What Do You Want to Spend Your Life On?

Here’s a funny phrase: “What do you want to spend your life on?”

It refers, of course, to what you’d like your life’s work to be. But it also has, if you take it perhaps too literally, some other linguistic layers of meaning to it1.

Take the word “spend”, which conjures up the image of an economic transaction. Your life is a currency. Almost like going to a store to make a purchase, you get to choose what you spend your time on.

You could choose to spend it on aggrandizing yourself. On making yourself knowledgeable in some field. On making an absurd (or possibly less absurd) amount of money. You could move out into the middle of nowhere and try to isolate yourself from civilization. Or you could try to spend it doing something that you think will have an impact on your fellow human beings, either in the present, or in the future—a legacy.

Of course the analogy falls down at a certain point. Unlike a store, you don’t know, when you’re picking a product to buy, how your life will turn out if you go any given direction. You may not even see all the available options up front—or some may be so distant that you discount that they’re possible at all. Some options may only open up once you’ve gone a certain direction for long enough. Or you may discover once you get there that it wasn’t what you expected.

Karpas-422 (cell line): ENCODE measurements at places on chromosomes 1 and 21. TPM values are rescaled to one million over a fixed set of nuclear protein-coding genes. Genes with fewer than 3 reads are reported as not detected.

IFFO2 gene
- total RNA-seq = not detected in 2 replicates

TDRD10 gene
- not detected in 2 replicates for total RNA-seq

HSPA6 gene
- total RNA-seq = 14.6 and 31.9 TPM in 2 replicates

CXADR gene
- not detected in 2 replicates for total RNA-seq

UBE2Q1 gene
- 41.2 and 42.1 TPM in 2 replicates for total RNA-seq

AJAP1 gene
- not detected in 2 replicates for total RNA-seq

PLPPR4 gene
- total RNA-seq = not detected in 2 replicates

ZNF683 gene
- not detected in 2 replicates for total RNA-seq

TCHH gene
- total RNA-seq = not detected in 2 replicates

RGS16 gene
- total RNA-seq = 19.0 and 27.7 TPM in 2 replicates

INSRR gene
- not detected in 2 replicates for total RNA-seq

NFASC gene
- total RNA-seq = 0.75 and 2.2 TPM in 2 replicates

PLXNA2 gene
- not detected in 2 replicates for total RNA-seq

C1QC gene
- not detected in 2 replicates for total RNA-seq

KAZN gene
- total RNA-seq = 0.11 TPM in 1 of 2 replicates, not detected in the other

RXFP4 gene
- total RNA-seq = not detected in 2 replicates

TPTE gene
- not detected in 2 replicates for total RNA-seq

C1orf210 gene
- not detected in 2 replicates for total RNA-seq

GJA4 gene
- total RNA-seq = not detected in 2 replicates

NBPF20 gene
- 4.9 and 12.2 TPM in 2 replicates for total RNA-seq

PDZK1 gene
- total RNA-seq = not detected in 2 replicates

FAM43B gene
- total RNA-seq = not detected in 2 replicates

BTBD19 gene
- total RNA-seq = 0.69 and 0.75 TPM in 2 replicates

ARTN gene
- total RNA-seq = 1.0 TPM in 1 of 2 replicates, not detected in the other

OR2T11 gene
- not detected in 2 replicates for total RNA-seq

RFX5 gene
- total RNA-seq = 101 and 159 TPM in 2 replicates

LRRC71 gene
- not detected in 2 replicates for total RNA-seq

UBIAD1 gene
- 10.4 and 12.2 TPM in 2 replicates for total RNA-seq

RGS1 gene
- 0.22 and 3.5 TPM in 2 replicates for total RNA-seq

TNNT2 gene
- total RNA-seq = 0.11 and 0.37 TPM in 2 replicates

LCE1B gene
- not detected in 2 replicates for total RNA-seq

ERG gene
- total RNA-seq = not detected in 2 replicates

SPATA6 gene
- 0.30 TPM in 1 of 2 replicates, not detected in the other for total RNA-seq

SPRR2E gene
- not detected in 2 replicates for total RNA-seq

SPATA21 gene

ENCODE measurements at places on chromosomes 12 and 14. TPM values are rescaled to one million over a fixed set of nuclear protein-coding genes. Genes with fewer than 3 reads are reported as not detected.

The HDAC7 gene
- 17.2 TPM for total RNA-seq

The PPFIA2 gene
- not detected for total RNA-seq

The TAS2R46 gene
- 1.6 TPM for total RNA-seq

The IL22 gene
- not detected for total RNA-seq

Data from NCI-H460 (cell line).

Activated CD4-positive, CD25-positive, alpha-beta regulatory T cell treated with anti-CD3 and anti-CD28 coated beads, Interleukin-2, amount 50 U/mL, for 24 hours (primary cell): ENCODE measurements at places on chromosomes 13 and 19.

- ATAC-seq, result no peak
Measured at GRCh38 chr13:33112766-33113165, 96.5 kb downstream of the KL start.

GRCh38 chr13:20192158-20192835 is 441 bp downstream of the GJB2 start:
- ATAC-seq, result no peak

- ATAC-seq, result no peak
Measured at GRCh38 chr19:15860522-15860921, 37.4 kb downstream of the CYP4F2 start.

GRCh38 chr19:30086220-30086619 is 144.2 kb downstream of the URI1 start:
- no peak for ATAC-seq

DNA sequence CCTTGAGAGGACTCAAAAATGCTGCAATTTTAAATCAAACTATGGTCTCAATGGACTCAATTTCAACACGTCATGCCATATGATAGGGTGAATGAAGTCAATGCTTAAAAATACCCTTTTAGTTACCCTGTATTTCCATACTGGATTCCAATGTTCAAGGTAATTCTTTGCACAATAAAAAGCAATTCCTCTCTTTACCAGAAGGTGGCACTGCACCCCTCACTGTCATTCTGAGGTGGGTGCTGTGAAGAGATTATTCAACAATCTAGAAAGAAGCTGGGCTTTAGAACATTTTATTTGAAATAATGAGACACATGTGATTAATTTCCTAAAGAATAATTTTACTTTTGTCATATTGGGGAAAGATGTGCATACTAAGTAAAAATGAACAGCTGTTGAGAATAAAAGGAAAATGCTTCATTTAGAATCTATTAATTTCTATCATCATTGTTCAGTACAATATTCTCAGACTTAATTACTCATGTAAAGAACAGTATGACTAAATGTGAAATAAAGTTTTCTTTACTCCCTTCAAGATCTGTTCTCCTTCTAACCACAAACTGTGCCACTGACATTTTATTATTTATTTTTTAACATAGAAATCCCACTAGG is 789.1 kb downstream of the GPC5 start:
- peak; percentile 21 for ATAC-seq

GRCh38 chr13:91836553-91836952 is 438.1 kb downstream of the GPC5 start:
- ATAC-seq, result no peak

Still, I think the analogy is useful in more ways than one. For example, the spending analogy helps to emphasize the temporariness of life. Like a currency inflates until it’s eventually worthless, life will pass you by if you don’t do anything. Not spending is not an option—the only option is figuring out what direction you want to go, in this moment.

  1. Let me just say up front that I’m well aware of the spuriousness of taking things too literally. Just like the first two letters of “God” are “go”, and the middle letter of “sin” is “I”, this is a coincidence that has no inherent meaning. I’m not presenting this because I think this is some deep linguistic insight, but because the accidental collision of meanings is fun to think about.↩︎